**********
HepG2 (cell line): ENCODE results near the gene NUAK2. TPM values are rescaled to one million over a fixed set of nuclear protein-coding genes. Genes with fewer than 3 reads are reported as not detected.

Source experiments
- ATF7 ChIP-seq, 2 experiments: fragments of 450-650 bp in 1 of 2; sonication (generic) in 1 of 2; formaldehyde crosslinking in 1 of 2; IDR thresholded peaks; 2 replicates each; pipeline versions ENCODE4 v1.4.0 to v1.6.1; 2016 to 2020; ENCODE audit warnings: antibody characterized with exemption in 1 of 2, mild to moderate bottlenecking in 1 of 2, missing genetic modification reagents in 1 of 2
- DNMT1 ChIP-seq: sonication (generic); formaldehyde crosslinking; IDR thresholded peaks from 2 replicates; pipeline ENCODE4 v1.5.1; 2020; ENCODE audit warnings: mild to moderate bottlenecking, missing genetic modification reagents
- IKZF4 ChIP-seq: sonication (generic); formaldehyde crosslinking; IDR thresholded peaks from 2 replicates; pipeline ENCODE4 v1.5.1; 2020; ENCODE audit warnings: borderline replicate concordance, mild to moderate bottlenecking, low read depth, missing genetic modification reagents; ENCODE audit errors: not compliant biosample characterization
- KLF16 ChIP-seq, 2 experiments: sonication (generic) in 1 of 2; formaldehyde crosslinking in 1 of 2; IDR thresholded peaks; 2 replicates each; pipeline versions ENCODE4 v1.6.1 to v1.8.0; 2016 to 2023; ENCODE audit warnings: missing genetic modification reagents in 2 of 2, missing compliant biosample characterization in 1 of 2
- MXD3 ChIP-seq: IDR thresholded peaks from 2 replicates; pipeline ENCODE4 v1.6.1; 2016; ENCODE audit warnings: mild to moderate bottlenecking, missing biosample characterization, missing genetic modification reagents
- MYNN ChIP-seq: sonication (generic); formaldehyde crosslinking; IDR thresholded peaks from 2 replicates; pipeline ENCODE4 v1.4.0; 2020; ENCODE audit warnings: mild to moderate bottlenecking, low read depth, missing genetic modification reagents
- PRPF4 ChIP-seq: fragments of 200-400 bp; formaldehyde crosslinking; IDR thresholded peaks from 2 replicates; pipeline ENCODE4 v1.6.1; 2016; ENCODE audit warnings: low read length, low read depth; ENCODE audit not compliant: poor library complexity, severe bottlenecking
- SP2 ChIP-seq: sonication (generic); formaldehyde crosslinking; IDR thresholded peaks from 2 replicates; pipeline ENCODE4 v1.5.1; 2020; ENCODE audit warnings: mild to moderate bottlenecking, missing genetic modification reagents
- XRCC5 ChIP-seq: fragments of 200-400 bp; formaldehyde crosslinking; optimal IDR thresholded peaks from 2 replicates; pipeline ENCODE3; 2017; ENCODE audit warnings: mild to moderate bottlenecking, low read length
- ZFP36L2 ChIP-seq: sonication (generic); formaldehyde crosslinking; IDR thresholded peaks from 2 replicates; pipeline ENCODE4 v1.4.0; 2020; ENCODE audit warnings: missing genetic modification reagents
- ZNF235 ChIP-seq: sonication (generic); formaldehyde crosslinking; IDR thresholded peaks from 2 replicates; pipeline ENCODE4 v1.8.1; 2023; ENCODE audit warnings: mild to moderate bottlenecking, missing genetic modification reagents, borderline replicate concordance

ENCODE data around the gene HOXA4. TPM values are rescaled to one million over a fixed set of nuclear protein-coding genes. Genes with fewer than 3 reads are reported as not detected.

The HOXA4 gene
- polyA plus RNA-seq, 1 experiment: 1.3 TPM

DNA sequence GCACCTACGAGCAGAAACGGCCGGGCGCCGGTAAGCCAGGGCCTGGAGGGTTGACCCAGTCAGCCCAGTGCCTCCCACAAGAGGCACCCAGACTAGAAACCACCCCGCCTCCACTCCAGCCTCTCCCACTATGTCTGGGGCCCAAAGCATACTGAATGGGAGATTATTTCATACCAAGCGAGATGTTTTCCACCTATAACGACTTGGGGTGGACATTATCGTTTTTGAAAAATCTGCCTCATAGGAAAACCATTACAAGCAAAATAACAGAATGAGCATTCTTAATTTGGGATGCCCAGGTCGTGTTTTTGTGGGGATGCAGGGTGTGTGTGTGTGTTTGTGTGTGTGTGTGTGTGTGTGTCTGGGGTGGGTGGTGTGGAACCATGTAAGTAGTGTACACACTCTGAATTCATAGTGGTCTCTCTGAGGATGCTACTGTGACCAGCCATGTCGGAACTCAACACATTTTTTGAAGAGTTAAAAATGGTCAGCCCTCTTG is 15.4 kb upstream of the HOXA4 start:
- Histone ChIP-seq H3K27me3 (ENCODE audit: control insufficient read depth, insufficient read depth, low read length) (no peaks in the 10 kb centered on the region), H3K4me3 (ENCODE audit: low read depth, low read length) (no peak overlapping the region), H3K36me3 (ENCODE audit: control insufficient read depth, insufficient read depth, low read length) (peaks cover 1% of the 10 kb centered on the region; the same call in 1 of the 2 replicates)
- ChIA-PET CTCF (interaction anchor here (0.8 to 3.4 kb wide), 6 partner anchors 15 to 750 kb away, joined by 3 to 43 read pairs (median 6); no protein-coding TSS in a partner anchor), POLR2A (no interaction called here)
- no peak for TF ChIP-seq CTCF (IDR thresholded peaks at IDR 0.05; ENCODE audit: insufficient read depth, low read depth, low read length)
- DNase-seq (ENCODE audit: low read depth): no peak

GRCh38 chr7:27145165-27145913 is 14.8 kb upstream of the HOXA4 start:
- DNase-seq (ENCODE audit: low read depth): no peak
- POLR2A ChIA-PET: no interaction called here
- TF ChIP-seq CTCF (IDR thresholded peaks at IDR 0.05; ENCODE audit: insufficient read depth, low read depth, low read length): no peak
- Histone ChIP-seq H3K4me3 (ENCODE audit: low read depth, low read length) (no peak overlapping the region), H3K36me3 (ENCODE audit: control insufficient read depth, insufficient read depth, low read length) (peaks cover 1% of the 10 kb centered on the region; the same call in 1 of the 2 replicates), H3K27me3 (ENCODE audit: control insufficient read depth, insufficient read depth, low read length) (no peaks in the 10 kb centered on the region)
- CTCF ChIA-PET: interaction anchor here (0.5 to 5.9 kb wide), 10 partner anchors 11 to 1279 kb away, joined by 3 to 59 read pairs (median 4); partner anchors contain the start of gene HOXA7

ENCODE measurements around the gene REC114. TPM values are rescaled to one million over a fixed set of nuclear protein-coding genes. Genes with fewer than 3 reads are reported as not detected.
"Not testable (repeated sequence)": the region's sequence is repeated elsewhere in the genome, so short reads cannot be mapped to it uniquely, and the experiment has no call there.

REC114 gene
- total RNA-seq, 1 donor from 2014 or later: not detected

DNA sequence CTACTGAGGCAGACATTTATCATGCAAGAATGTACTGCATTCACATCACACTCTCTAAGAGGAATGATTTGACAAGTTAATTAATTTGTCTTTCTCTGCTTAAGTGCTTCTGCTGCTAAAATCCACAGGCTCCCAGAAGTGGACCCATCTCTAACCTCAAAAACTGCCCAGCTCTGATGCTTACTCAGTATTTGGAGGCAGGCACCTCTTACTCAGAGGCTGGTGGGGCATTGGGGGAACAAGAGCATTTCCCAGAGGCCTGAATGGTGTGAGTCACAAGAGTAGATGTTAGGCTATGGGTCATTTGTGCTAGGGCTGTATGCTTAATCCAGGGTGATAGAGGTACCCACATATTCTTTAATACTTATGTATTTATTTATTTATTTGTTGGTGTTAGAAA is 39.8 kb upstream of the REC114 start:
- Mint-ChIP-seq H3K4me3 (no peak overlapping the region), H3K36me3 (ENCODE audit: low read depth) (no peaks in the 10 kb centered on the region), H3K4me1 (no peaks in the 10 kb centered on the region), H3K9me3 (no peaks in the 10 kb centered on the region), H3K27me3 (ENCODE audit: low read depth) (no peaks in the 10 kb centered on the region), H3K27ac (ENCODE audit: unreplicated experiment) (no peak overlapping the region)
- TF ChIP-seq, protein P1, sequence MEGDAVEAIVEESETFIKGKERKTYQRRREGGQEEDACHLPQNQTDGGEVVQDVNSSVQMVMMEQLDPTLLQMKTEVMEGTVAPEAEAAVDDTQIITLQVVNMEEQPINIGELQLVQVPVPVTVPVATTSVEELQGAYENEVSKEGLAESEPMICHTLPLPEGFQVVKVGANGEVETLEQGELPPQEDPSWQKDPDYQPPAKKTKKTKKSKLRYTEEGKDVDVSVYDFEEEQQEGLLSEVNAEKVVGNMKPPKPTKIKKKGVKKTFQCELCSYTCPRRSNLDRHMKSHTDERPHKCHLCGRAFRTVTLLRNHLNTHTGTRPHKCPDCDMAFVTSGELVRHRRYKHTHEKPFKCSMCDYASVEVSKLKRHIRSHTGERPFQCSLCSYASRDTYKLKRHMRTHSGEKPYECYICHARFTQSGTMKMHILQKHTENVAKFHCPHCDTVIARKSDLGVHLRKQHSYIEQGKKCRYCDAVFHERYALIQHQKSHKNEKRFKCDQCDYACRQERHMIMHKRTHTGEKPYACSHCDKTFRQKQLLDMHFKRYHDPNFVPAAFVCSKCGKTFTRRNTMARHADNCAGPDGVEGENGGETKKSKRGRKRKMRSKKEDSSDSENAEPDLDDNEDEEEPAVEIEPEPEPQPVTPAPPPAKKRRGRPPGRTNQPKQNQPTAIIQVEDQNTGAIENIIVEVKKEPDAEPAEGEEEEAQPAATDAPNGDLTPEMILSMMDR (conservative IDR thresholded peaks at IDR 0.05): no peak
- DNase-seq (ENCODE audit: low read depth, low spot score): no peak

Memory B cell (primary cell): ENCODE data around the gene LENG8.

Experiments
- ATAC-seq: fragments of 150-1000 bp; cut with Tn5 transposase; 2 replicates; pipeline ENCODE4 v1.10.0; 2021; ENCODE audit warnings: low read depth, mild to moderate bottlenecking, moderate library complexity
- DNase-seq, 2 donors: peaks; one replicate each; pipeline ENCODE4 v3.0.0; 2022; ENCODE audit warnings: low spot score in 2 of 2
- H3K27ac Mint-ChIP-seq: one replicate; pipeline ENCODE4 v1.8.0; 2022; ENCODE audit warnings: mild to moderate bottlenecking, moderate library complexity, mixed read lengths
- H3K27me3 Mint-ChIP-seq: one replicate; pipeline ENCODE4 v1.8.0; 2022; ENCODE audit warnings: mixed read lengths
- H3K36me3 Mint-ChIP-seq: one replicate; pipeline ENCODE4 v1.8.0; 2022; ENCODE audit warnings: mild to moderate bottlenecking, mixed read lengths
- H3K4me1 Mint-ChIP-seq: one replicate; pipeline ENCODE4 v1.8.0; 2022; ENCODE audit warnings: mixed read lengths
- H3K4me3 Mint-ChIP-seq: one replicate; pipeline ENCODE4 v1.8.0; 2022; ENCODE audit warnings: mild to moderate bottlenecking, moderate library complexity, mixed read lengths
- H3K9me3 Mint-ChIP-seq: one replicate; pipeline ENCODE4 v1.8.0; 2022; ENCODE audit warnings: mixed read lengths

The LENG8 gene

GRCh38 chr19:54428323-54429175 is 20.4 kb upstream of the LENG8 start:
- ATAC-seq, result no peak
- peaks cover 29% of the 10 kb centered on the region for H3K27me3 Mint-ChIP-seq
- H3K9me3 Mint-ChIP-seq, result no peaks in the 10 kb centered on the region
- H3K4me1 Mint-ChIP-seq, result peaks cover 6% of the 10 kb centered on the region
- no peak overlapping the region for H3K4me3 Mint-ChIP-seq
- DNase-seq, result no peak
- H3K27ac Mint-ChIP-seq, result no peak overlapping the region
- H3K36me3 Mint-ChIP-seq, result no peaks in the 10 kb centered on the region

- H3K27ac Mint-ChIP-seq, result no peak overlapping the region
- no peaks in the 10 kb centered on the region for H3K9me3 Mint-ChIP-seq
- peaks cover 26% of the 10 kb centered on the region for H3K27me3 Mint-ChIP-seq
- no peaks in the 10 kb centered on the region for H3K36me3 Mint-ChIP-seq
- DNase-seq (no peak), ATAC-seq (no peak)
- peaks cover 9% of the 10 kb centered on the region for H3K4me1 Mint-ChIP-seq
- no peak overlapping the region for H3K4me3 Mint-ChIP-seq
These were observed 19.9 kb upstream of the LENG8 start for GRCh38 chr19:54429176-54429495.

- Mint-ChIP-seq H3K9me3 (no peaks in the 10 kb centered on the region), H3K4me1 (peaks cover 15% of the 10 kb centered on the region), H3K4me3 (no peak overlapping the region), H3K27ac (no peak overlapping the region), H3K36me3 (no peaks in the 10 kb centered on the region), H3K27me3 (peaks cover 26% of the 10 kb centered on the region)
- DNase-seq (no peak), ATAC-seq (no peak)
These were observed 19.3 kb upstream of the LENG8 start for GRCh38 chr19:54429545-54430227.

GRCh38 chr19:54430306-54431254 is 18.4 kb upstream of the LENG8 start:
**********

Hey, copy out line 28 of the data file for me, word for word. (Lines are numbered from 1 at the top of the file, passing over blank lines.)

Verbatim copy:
ENCODE measurements around the gene REC114. TPM values are rescaled to one million over a fixed set of nuclear protein-coding genes. Genes with fewer than 3 reads are reported as not detected.